By Will Hanafan (Creighton University) When President Donald Trump came crashing through the doors of the White House back in 2016, he brought with him a completely new attitude and set of ideas. At the heart of this new attitude towards the country came his notorious mantra, “Make America Great Again”. His campaign and slogan focused on the concept that in order to “Make America Great … Continue reading Trump’s Tariffs: Does America Win?
While visiting a family member at the hospital, I stopped by the gift shop to buy a balloon and a “get well” card. I grabbed a card but there were no balloons. The chatty cashier responded grief-strickenly, “Can you believe it? They say there is a helium shortage. So, we can’t fill up balloons anymore. That is so stupid. Party city has balloons. Publix has … Continue reading Balloons Missing From Hospitals
The economics community is mourning the death of another great economist. Dr. Harold Demsetz passed away January 4th at the ripe age of 88. He spent his life working on studying property rights: where they come from, how they are established, and how they affect the world we live in. He was never awarded the Nobel Prize (he should have at least split a prize … Continue reading Get Your Hands Off My Things! A Tribute to Harold Demsetz
Happy holidays and Merry Christmas! Do you struggle with getting the right gifts? Maybe it’s because of utility! Kathryn and Kenzi discuss how economics helps us understand why giving gifts is just so hard and why every gift exchange should include socks. Continue reading Sock Exchanges and the Utility of Gift Giving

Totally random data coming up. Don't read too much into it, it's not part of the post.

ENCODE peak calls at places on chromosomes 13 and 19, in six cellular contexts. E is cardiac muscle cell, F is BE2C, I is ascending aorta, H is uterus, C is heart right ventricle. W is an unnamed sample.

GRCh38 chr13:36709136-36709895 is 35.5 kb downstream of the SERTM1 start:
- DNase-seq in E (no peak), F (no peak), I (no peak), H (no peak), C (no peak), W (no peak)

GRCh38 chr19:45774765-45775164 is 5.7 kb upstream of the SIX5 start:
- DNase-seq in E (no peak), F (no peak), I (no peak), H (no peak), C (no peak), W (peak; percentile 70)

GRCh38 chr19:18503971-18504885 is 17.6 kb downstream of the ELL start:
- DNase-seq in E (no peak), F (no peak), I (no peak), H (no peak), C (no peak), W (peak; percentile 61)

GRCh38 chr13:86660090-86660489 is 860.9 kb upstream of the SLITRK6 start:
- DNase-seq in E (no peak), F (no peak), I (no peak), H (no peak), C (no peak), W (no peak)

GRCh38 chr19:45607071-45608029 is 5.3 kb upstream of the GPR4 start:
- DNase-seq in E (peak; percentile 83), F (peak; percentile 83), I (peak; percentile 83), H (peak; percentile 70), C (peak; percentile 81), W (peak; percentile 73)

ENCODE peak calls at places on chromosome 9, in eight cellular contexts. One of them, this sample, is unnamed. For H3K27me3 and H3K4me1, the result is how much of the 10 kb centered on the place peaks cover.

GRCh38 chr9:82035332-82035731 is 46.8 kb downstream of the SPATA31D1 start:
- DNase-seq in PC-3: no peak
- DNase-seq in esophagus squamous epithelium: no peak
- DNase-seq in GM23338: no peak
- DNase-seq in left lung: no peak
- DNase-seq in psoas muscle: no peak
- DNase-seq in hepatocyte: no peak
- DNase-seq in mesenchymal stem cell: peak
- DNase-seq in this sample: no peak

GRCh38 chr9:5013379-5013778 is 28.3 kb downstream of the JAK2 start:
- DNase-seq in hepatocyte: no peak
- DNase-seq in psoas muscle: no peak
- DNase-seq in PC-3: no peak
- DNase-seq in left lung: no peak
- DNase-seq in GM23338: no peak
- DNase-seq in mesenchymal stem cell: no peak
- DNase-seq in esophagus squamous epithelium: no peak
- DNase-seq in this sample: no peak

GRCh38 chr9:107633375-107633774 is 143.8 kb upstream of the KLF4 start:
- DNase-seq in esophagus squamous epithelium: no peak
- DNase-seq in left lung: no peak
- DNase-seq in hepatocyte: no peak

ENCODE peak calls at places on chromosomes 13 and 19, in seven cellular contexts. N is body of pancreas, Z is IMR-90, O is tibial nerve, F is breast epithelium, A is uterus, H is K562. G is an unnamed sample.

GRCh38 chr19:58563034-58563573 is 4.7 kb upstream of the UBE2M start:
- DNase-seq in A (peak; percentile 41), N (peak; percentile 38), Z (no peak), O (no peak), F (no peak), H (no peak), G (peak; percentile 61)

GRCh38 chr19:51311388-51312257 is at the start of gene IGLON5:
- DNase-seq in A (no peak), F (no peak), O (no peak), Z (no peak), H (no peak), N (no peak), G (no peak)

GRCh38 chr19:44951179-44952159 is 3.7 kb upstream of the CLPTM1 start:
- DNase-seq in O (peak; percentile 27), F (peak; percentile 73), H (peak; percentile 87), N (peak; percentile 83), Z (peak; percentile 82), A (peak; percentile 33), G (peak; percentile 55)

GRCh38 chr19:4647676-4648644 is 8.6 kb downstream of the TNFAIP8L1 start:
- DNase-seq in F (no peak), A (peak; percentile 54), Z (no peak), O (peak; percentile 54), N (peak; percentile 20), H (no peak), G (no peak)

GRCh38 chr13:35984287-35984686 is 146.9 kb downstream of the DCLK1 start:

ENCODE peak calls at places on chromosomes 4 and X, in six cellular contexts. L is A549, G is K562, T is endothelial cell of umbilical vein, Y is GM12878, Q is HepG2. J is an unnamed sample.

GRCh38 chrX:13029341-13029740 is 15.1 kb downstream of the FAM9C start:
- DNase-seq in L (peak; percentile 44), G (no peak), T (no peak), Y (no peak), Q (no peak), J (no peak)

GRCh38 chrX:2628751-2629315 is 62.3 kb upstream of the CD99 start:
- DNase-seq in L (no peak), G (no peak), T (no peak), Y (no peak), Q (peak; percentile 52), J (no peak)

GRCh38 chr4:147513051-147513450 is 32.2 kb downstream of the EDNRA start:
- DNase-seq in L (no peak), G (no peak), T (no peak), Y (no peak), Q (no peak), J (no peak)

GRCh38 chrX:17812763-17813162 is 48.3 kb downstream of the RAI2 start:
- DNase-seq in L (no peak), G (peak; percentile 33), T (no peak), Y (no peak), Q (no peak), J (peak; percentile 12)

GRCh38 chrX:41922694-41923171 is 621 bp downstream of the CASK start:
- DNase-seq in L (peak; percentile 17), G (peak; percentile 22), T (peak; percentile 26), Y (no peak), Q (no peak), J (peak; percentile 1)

By Tina Tomas (Creighton University)
Widely regarded to be one of the best shows in television history, Friends is about three young men and three young women who face life and love in New York. Following these six through the tumults of dating, marriage, divorce, kids, and career changes, the show makes us laugh.
Continue reading “The One Where Tina Explains the Economics Behind Friends”
By Jessica Feese (Creighton University)
Anyone looking to buy a bookstore? Recent news has it Barnes & Noble is on the lookout to sell. Barnes & Noble enthusiasts may treat this as the end of the world, but just look at the facts: Barnes & Noble (B&N) is a company that sells elastic goods. In other words, there are a lot of substitutes to the company, books are a luxury, and time is money. And demand for books from Barnes & Noble has been slowly decreasing. As proven by Fortune.com, “the company’s market value is around $400 million, down about 80% from its 2006 all-time high about $2 billion”. Continue reading “Barnes & Noble or Barnes & No More?”
Working in restaurants, sweet talk paid my rent. Sweet talk ensured a good dining experience despite the $200 bottle of wine. It was particularly lucrative when the sweet talk was so good they opted for a second bottle. Or, that five-star dessert adding another $50 to the check. Sweet talk wasn’t only directed at customers. I used sweet talk to persuade managers or fellow servers to put me in good sections or let me go home early. Continue reading “Let Me Sweet Talk You Into Reading This”
What’s your favorite breakfast food? In this episode of Katallaxy, Kathryn and Kenzi discuss the elasticities of breakfast. After this episode, Kenzi is debating whether she needs to hold an intervention for Kathryn’s obsession with bacon. Listen in to discover just one more way economics applies to your daily life.
By Clayton Dines (Creighton University)
Once upon a time, college was considered a guaranteed ticket to career success. But these days, many college graduates enter the real world with a degree in one hand and a massive amount of student loan debt weighing them down in the other. A college degree can be a great tool for career advancement but it comes at a very high cost – tuition, time, (and for some) your mental sanity. So in this post, I ask the very important question: is a college education worth the investment? Continue reading “Maxing Out: The Value of College”